Order Code RS20229
June 10, 1999
CRS Report for Congress
Received through the CRS Web
NAFTA: Economic Effects on the United States
After Five Years
Specialist in International Trade and Finance
Foreign Affairs, Defense, and Trade Division
The main economic benefit of the North American Free Trade Agreement (NAFTA)
is that, over time, it is expected to increase productivity and incomes in the United
States, Mexico and Canada. In the near term, some reallocation of resources occurs
within each country, generating gains for some producers and workers and costs for
others. Since the Mexican and Canadian economies are small relative to the U.S.
economy, both the long-term benefits and short-term adjustment costs of the NAFTA to
the United States are expected to be small. The data suggest that NAFTA has had a
positive, but small, effect on U.S. trade with Mexico and that U.S. direct investment in
Mexico remains very small relative to total U.S. investment abroad. The number of
workers displaced by import competition with Canada and Mexico or production shifts
to those countries is estimated to be very small compared with total U.S. employment.
This report will be updated annually.
The NAFTA has been in effect since January 1, 1994. Some anecdotal evidence
suggests that the NAFTA has been highly beneficial to the United States, while other
accounts imply that import competition from Mexico has led to substantial U.S.
unemployment. Neither of these claims are supported by the available evidence. This
report begins with a brief discussion of the benefits and adjustment costs of free trade,
followed by empirical evidence suggesting that, over time, trade is beneficial to all
countries. The discussion then focuses on the NAFTA’s effect on the United States, given
the relatively small size of the Mexican economy and the data which show the NAFTA’s
effects, in the aggregate, to be very small.
Why Trade Matters
The basic economic argument for international trade is that nations can, by producing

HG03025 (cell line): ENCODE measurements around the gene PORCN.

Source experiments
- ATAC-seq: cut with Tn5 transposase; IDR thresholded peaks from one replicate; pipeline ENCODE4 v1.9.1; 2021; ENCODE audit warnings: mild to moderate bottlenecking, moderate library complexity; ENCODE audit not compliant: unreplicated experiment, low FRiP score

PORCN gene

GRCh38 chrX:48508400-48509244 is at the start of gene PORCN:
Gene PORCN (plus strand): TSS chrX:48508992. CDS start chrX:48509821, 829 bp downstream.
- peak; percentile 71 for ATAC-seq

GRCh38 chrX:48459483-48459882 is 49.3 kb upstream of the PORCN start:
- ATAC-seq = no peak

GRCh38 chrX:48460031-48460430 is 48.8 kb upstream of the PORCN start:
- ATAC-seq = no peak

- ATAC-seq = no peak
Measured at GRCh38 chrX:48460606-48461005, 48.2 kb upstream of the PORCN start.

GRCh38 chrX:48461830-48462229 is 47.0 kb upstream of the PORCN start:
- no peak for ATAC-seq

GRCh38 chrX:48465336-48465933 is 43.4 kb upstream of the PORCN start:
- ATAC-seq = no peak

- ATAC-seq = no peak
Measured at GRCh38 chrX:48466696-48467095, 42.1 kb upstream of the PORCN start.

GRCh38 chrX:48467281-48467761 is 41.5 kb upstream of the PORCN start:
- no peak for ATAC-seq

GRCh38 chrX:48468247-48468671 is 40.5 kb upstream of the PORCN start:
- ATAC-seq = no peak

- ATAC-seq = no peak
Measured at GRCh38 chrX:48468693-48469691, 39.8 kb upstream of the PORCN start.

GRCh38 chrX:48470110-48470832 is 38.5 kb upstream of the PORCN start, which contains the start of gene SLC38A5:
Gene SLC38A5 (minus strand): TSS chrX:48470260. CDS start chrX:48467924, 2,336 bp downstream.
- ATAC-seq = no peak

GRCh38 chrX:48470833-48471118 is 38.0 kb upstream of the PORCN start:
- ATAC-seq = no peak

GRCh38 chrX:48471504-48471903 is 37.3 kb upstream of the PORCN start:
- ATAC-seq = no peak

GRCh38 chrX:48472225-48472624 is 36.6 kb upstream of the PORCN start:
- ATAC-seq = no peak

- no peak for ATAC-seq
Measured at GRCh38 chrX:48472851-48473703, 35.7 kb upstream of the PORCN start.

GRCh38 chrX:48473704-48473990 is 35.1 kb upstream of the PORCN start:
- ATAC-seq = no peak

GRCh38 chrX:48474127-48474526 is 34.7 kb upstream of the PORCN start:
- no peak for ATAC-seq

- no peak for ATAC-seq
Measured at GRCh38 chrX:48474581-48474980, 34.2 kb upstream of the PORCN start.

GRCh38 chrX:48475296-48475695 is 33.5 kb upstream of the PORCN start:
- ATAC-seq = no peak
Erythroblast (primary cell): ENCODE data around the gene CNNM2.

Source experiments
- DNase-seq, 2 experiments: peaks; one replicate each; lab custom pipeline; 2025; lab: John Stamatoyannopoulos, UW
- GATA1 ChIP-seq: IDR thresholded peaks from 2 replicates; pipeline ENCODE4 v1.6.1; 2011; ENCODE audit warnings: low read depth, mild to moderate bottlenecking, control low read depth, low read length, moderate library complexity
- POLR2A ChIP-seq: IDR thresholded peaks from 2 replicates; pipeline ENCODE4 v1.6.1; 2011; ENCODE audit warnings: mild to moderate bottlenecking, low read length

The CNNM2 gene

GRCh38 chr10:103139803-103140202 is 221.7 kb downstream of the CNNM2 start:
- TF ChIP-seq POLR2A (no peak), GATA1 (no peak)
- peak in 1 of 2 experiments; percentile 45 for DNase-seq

more efficiently, expand the amount of goods and services they produce and consume. By
importing goods that are relatively costly to produce domestically and exchanging them
for exports which it can produce most efficiently, it is argued that each country can
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produce and consume more goods with trade than in isolation. That is, by specializing in
producing those goods and services in which each country has a comparative advantage,
productivity is improved for all countries. Moreover, by providing access to a larger
market, free trade may allow some industries to take advantage of “economies of scale;”
plants can specialize in producing fewer product lines at lower costs. The economy can
be thought of as a pie; trade expands the size of the pie. Importantly, all countries gain;
one country’s gains are not another country’s losses.
Free trade also can enhance the investment climate, improve the rate of technological
development, stimulate firms to become more competitive, and raise the economy’s rate
of growth. Consumers, in particular, benefit considerably from lower prices and a wider
choice of products. These dynamic gains are often of greater long-term significance than
the benefits of comparative advantage.
Nevertheless, as countries engage in trade, labor and capital may have to shift from
one industry to another. As resources are reallocated from an industry whose costs are
relatively high to one whose costs are relatively low, some jobs disappear and others are
created. This process occurs regularly and necessarily in a market economy, with or
without foreign trade, and ultimately results in a rising living standard. Importantly, trade
does not affect the total number of jobs in the economy, but it may affect the composition
Trade may also affect the distribution of income within an economy. By increasing
the demand for those products which are produced most efficiently, wages for workers
and the reward to capital that produce those products tend to rise. Similarly, demand for
the products produced least efficiently falls, reducing wages of workers and the return to
capital in those industries.
Empirical evidence suggests that international trade, when restricted, inhibits
economic growth and, when liberalized, stimulates economic growth. Economists believe,
for example, that the Smoot-Hawley tariff (which raised tariffs to an all-time high in 1930)
led to retaliatory trade restrictions by other countries, which served to deepen and lengthen
the worldwide depression of the 1930s.
In contrast, the post-World War II process of trade liberalization under the auspices
of the General Agreement on Tariffs and Trade (GATT) and its successor, the World